Looking Back - Yesterday

Past Worldviews and Memories from Yesterday:

“Modern” religions really come from the stone age:


The Mesopotamian gods Marduk and Tiamat battle.
Many creation myths have an early hero battle a great monster 
or the waters of chaos that existed before creation.


Inanna Ishtar Astarte - greek Gaia Γαια
Earth Mother Goddess - Easter comes from her
 - note her dainty feet!


Bible: Earth is flat, square and has corners

"The church says the earth is flat, 

but I know that it is round, 

for I have seen the shadow on the moon, 

and I have more faith in a shadow than in the church." 

        – Ferdinand Magellan

Even though I grew up as an only child and the first grandchild on both sides, one day I learned that I was not the center of everything. After a while, I got over it.

Similarly, in the past and even today, western humans were taught that they were the reason for the existence of the universe and lived in the center of it. The universe was thought to be either made by or inhabited by earlier magical beings which were like some kind of super humans. This was called the geocentric model.

As we gathered more information, we learned the Earth is not the center, that there are at hundreds of billions of stars besides our Sun  in our Milky Way galaxy alone, and furthermore at least a trillion similar galaxies. We now know that we humans are not the center of everything. It is time to get over it.

While it is true that we are mere specks in the universe, the achievement of thinking intelligence makes us one of the universe's more marvelous and probably rarer features. See Rare Earth, by Ward and Brownlee.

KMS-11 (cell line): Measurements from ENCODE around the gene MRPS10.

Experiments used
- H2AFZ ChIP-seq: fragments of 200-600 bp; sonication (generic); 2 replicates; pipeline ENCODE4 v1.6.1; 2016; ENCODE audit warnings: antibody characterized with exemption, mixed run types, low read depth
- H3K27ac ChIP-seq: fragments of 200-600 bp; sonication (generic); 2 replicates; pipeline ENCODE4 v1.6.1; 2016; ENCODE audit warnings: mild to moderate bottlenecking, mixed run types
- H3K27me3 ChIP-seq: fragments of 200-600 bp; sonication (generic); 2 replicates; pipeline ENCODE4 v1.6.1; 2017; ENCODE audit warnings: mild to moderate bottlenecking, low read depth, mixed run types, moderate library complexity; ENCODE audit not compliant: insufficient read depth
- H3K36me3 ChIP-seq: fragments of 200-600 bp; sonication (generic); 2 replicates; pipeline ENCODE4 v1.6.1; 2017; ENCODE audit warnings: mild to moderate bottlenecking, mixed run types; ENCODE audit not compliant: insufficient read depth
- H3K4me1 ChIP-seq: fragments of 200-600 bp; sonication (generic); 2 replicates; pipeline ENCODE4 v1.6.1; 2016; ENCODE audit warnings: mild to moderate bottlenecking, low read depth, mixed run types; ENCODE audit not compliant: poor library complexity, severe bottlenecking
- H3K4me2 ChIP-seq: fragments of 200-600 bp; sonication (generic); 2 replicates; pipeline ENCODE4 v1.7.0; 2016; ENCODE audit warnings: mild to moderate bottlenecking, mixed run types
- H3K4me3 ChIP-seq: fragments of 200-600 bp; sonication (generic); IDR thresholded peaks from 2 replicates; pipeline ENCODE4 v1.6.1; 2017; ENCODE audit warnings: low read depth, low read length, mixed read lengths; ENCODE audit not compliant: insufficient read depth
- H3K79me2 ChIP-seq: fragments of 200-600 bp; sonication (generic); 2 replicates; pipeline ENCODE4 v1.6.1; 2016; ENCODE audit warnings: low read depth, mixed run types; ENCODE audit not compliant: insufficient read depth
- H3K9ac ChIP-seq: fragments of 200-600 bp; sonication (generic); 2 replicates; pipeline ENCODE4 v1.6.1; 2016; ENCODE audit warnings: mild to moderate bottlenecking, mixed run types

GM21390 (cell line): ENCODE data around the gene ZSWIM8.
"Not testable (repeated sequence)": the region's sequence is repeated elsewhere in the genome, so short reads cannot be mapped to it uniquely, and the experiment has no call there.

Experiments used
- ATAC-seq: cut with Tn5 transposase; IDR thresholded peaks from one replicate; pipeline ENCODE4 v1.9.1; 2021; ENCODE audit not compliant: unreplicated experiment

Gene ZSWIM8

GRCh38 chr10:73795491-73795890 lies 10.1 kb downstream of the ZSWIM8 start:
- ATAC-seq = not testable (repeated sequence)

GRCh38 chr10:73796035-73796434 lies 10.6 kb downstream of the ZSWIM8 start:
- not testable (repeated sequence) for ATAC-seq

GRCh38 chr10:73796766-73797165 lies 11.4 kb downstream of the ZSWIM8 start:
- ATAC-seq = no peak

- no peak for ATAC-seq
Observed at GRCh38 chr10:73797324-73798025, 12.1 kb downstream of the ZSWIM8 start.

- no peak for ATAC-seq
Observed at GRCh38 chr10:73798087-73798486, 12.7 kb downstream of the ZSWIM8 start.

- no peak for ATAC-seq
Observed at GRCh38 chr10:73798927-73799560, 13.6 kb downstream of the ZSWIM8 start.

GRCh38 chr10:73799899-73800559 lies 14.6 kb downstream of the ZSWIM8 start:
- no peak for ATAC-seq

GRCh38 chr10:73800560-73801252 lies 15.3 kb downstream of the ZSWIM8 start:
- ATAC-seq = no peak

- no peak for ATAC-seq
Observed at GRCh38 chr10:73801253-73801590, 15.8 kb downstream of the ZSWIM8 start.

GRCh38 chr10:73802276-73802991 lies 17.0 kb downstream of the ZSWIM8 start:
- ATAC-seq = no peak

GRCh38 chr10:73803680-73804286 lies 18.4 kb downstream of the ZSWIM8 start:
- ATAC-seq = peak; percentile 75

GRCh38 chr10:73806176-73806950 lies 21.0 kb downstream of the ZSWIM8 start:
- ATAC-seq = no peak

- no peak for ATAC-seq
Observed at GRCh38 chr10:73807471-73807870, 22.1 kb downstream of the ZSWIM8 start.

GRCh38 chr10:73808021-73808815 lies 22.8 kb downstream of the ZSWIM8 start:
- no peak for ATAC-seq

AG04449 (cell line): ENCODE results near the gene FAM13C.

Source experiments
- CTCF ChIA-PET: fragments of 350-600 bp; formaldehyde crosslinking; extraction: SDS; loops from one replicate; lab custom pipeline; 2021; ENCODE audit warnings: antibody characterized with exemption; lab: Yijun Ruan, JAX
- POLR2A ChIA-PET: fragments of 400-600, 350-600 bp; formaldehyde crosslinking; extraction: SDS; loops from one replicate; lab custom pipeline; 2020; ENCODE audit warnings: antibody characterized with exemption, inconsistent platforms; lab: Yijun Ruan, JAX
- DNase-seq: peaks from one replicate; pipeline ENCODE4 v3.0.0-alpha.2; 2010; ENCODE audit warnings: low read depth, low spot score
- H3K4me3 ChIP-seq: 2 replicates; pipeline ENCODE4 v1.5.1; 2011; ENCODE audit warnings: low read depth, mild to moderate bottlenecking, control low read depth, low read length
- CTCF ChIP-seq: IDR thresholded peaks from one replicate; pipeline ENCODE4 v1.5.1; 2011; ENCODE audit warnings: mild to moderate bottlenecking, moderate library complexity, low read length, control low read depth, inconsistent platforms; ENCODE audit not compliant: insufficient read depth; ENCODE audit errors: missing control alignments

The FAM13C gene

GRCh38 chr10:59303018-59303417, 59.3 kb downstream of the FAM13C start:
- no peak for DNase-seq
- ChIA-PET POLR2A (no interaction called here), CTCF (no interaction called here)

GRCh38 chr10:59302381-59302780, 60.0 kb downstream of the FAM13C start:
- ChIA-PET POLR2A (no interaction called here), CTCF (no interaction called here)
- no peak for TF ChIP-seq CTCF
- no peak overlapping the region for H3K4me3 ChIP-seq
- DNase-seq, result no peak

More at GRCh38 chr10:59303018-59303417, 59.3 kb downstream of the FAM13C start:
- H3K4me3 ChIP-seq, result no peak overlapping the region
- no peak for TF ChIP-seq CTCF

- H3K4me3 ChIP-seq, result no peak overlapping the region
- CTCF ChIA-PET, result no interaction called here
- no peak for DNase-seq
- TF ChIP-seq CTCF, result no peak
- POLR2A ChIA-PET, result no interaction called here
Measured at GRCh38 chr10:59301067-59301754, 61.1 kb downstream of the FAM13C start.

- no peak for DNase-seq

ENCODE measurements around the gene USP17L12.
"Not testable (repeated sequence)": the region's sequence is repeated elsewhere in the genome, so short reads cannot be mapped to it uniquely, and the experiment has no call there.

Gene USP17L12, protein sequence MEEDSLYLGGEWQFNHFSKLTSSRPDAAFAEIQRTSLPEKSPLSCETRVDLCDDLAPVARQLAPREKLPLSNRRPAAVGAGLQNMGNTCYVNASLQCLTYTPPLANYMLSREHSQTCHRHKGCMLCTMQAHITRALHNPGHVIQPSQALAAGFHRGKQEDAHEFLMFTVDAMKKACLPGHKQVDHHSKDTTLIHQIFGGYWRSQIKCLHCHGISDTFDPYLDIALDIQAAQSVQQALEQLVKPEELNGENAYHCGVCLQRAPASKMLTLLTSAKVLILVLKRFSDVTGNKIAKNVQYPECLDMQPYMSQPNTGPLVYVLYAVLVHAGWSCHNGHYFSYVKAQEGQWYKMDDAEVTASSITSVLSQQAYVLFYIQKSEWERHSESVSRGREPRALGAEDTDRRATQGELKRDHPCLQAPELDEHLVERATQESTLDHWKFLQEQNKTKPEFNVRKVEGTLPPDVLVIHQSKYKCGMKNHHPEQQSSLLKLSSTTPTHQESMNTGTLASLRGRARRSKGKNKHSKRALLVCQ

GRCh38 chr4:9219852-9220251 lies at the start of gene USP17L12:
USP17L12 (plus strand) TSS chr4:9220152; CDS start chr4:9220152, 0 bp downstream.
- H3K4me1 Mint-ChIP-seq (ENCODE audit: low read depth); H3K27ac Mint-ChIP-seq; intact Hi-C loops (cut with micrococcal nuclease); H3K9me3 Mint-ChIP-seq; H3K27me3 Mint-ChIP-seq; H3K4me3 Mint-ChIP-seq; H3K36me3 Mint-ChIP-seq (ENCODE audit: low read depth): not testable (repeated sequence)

Here are some of our worldviews across time:

Animism: Long ago we sat around our campfires in Africa, exchanging interpretations of our short lives as both predator and prey. There were lions and tigers hunting us. Erring on the side of caution, we thought rocks, streams and trees were persons too. After all, a false positive idenfification of a bush as a lion is safer than a false negative identification of a lion as a bush. There were storms and bad weather. This early form of religion is called animism - the notion that everything is alive - and out to eat us. Some of this still remains when we as parents are asked by our kids to check under the bed and in the closet at night.

Supernaturalism: We came to believe in superhumans called gods and demons that also roamed the world and were responsible for lightning, fires and other calamities if angered. We saw the Sun as Apollo driving his chariot across the sky. This is closely related to a belief in magic. We saw natural activity as coming from other beings like ourselves, but with super powers - like children’s comic books today.

Atlanta’s Fabulous Fox: When I was a child, my parents would take me to movies in Atlanta at the Fox Theater, one of those large 1920s venues, built in an imitation Moorish style not unlike the Alhambra, with domes outside and an imitation Arabian garden inside. A key feature of the inside garden was an overhead moving night sky, with stars and clouds. Sometimes I watched the ceiling more than the movies.